Over the next few days, I spoke with Kristin Pekoll, Deborah Caldwell-Stone, and Millie Davis, then the director of the National Council of Teachers of English Intellectual Freedom Center. They asked questions, examined my policies and the documents I had compiled in 2013 to support my argument that in pulling the book, administrators were not in compliance with the district policy, and Millie Davis examined five years of our district’s school board meeting minutes to debunk their claim that the teachers had not followed the correct procedure for getting books approved by the board. For the first time, I felt heard and sane again.
Kristin drafted a letter to send to the relevant district administrators, laying out the ALA’s position and the relevant court cases that supported their argument that ultimately, the courts do give schools ample leeway to restrict text selections within the curriculum if districts follow their pre-established policies and procedures. In this case, Kristin and Deborah clarified that that meant following the reconsideration process outlined in our policies and keeping the book in use while the review process played out.
Unfortunately, the district was not convinced by the OIF’s letter and legal evidence. They continued to use rationale that was in conflict with court precedent and our policy, and they also began to question my professionalism and critique my choice to contact the ALA. Nevertheless, the support I received from Kristin, Deborah, and Millie saw me through a difficult time both professionally and personally, and I developed relationships that have continued to support my work and the development of my intellectual freedom advocacy.
The emotional toll of book challenges, then and now
What sticks with me the most is that my effort to follow our selection and reconsideration policies led my school leaders in the building, district, and local teacher’s union to question my professionalism. At different times and by different individuals, I was told that continuing to ask questions was verging on insubordination, that confidentially consulting with the ALA might be considered a violation of my state’s teaching standards about professional ethics, and that I needed to “stay in my lane” and recognize that “situational leadership” means that sometimes leaders must “put aside policies and best practices in order to handle the situation at hand.” (Actually, that’s not what situational leadership theory is all about.)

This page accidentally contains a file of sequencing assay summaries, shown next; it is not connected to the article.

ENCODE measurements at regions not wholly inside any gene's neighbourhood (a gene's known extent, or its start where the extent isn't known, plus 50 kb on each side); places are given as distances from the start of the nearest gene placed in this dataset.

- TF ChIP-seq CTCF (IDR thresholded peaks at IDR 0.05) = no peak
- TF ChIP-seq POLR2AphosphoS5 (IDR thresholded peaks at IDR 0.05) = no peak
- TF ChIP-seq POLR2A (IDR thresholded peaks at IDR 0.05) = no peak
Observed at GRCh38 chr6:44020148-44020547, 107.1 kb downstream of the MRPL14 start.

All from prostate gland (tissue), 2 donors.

I am incensed all over again as I write this. As I review my notes from five years ago, my heart begins to race, and I feel the same frustration and anger course through me like it was yesterday. I remember crying under my desk in my office after my administrator warned me of my insubordinate questions. I remember the hours I spent talking through the issue with colleagues in my building and in my broader network of professionals. I remember shaking with anger after the meeting in which my union representative and district administrators gently but clearly accused me of violating my ethical commitments as an educator. I remember being scared but thankful when Kristin Pekoll told me about the Merritt Fund, which would support librarians who lost their jobs for supporting intellectual freedom.
Today, I am even more confident in what I knew then: that my administrators were incorrectly and selectively interpreting policy in a way that was most advantageous to the immediate public relationships concerns with two vocal parents, rather than the broader view of what is mandated by policy and best for the educational rights of all students.